In Community

Yesterday, while I missed the Wellington Bloggers gathering, I did manage to spend a couple hours with the other moose. It was really good to spend some time catching up. There have been some pretty major developments in both our lives since we last had a catch up worthy of the name – him more than me, which is saying something.
One thing we talked about was community, and I realised that I’m finding the community scene in Wellington to be different for me now than it was back in ’02, when I hopped a plane to the UK. Then I felt plugged in to a solid and powerful network of people and there was some cool stuff emerging out of the collective. Now… not so much. Still all the awesome people there were then, but the way the connections work has changed.
There are communities here now – but I’m choosing to float on the edges of them, even the ones comprised of many people I am glad to call friends. The communities that I was massively invested in before have either disintegrated or ceased to call to me in any powerful way. My social relationships are defined primarily as one-to-one things instead of by membership in many-to-many nets.
Partly this is the shift in my cohort to babies and suburbs. But only partly; there’s something else going on. Not sure what. Perhaps there was a direction, or a counter-direction, that we once had and that is now lacking?
And underlying all of this, of course, is the fact that I am ridiculously busy right now. Pushing hard to get RtB tightened up, at the same time as pushing work to get $$ under control, at the same time as pushing study to get MSc on point… My former data point has been the number of emails I have building up unreplied-to. That stack has got ridiculous now. New data point: I am actually relieved that my finger is busted taking me out of sport for two months, because it means I get a few more hours in the day.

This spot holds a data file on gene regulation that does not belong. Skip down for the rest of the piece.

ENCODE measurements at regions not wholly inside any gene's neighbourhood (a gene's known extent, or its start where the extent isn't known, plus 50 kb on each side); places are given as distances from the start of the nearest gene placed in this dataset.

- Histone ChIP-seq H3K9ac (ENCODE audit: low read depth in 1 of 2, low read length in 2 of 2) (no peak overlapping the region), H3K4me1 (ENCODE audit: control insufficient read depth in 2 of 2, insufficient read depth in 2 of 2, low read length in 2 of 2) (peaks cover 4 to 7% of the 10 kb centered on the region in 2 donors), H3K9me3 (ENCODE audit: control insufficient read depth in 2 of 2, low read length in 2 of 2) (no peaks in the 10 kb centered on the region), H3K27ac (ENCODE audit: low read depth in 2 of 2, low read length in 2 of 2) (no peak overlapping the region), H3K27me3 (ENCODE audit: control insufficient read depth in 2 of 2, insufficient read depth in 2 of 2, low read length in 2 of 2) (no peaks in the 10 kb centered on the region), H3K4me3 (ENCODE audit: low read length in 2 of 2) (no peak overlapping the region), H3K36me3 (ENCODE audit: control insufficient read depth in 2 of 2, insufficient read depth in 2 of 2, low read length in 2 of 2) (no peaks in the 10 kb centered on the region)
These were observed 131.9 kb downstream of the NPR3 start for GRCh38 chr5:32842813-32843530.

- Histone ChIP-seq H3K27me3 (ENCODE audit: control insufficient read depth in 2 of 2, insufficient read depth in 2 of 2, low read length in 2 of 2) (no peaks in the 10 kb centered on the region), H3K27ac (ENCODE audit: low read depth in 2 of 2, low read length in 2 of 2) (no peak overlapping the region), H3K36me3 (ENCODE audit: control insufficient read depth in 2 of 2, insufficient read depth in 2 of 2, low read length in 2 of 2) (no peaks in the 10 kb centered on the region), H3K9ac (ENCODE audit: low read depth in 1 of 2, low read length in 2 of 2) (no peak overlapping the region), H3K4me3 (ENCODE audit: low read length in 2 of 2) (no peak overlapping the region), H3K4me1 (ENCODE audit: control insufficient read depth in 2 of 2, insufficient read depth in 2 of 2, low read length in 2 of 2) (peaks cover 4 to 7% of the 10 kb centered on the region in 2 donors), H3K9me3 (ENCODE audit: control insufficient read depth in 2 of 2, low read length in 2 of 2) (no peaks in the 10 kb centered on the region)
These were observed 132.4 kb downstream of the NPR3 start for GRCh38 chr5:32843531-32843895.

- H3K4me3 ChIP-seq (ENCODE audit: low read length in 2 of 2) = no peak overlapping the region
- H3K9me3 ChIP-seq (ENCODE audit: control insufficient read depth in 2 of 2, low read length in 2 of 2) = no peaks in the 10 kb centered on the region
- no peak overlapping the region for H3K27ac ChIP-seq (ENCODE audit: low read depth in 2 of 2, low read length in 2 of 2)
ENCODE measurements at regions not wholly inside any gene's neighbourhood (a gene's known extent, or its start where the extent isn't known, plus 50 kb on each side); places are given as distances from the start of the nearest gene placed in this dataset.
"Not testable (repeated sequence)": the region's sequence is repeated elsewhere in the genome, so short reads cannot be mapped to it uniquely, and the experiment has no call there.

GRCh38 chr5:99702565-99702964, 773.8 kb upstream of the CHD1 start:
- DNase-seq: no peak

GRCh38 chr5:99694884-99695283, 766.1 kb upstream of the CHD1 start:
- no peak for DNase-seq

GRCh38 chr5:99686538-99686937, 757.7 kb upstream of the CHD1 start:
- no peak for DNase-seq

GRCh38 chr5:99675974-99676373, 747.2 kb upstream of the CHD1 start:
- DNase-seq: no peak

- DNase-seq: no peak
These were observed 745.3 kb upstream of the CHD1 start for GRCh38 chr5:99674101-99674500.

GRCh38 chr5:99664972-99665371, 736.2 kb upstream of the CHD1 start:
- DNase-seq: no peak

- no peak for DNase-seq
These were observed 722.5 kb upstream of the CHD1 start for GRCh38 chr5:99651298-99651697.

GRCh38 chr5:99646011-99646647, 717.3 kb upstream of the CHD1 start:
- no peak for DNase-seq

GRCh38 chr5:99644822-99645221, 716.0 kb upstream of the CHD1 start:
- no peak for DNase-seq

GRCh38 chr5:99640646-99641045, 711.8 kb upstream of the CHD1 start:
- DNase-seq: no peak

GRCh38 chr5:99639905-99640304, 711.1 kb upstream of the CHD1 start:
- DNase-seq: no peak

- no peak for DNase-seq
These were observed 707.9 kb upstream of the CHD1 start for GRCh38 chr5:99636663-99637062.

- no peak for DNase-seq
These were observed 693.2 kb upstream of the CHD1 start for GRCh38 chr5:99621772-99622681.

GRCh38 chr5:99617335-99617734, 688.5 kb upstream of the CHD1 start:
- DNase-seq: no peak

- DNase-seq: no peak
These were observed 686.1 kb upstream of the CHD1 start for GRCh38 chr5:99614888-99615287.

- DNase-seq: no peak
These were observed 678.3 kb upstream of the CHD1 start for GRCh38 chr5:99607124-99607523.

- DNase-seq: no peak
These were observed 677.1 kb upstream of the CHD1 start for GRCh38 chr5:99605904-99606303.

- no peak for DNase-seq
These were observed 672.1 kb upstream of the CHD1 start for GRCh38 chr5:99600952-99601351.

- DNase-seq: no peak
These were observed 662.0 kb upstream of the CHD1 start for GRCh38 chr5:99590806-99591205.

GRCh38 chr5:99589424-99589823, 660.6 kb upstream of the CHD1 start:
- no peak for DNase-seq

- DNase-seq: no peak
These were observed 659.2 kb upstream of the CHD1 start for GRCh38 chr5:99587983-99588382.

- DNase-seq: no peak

Strange times. I would benefit from more time to reflect than I’m currently getting. But at least I have my priorities straight enough to blog, right? It’s pretty much the only contact I have with most of you after all..

Lessons of the Best Man

So I was Best Man on Friday for Frank. It was awesome. And now I get to share some wisdom about the Best Man speech. I bet you’re all excited.
(1) Writing jokes is hard as hell. I spent the entire 4-hour journey up trying to get one joke to work right. Going over and over and over the damn thing in my head. (Finally I told Cal all the alternatives I’d come up with and she pointed out the best one, which was also the one I liked most. It went down well.) Moral: give yourself plenty of time, so you can let your brain mull. Or be naturally funny. Whichever works for you.
(2) You can go on the internet and get your Best Man speech. There are lots of buy-a-speech sites. There are lots of free speeches to watch on YouTube or read on advice sites. This plethora of speeches does not translate into a plethora of gags you can steal, because they all use the same four lines, and they all suck. It’s still useful to look at these for structure, inspiration, and confidence that something genuine and personal always beats some crappy speech off the internet.
(3) Your Best Man speech is probably better with fewer jokes than you initially want.
(4) For best results on the night, aim to be precisely half as drunk as the average audience member.
All of the above wisdom is guaranteed 100% true and correct in all circumstances because I’m perfect.
It was a great wedding, and I loved being a Best Man. (But it stressed me out some.)

How New Years Was Spent

(Still a bunch of emails to catch up on. This all takes far too long. But anyway.)
New Years in Wellington is, by tradition, rubbish. The city always goes quiet over the new years period as all the young and party-hearty up sticks for other locales, such as the big dance parties across the channel in Nelson, or something up north.